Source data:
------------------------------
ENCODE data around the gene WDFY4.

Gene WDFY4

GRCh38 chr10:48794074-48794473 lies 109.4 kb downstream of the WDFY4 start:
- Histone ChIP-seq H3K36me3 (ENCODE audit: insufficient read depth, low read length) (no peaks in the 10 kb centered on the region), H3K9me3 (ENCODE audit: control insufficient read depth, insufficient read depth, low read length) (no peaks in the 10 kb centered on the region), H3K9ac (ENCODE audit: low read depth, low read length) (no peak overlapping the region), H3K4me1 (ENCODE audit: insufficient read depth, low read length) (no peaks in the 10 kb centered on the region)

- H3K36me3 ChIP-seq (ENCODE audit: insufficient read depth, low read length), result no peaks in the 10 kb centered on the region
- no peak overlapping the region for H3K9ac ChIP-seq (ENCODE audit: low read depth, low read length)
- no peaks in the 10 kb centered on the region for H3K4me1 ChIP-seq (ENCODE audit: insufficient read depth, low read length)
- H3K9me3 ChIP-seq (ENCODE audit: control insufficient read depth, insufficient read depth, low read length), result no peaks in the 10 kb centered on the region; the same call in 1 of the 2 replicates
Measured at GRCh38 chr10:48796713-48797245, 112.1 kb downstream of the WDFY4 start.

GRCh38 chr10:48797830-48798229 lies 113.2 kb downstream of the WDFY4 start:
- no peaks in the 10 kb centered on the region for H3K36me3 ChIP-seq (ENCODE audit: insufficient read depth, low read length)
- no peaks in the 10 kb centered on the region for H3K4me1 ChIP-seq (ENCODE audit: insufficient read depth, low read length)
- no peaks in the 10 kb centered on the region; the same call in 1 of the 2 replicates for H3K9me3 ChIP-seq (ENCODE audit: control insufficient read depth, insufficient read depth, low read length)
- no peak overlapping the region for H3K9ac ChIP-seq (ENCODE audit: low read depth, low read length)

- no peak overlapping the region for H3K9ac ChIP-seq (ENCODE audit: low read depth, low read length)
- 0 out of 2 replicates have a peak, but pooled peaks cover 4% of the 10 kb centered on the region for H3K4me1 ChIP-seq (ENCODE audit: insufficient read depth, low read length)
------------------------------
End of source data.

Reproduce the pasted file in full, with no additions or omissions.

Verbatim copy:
ENCODE data around the gene WDFY4.

Gene WDFY4

GRCh38 chr10:48794074-48794473 lies 109.4 kb downstream of the WDFY4 start:
- Histone ChIP-seq H3K36me3 (ENCODE audit: insufficient read depth, low read length) (no peaks in the 10 kb centered on the region), H3K9me3 (ENCODE audit: control insufficient read depth, insufficient read depth, low read length) (no peaks in the 10 kb centered on the region), H3K9ac (ENCODE audit: low read depth, low read length) (no peak overlapping the region), H3K4me1 (ENCODE audit: insufficient read depth, low read length) (no peaks in the 10 kb centered on the region)

- H3K36me3 ChIP-seq (ENCODE audit: insufficient read depth, low read length), result no peaks in the 10 kb centered on the region
- no peak overlapping the region for H3K9ac ChIP-seq (ENCODE audit: low read depth, low read length)
- no peaks in the 10 kb centered on the region for H3K4me1 ChIP-seq (ENCODE audit: insufficient read depth, low read length)
- H3K9me3 ChIP-seq (ENCODE audit: control insufficient read depth, insufficient read depth, low read length), result no peaks in the 10 kb centered on the region; the same call in 1 of the 2 replicates
Measured at GRCh38 chr10:48796713-48797245, 112.1 kb downstream of the WDFY4 start.

GRCh38 chr10:48797830-48798229 lies 113.2 kb downstream of the WDFY4 start:
- no peaks in the 10 kb centered on the region for H3K36me3 ChIP-seq (ENCODE audit: insufficient read depth, low read length)
- no peaks in the 10 kb centered on the region for H3K4me1 ChIP-seq (ENCODE audit: insufficient read depth, low read length)
- no peaks in the 10 kb centered on the region; the same call in 1 of the 2 replicates for H3K9me3 ChIP-seq (ENCODE audit: control insufficient read depth, insufficient read depth, low read length)
- no peak overlapping the region for H3K9ac ChIP-seq (ENCODE audit: low read depth, low read length)

- no peak overlapping the region for H3K9ac ChIP-seq (ENCODE audit: low read depth, low read length)
- 0 out of 2 replicates have a peak, but pooled peaks cover 4% of the 10 kb centered on the region for H3K4me1 ChIP-seq (ENCODE audit: insufficient read depth, low read length)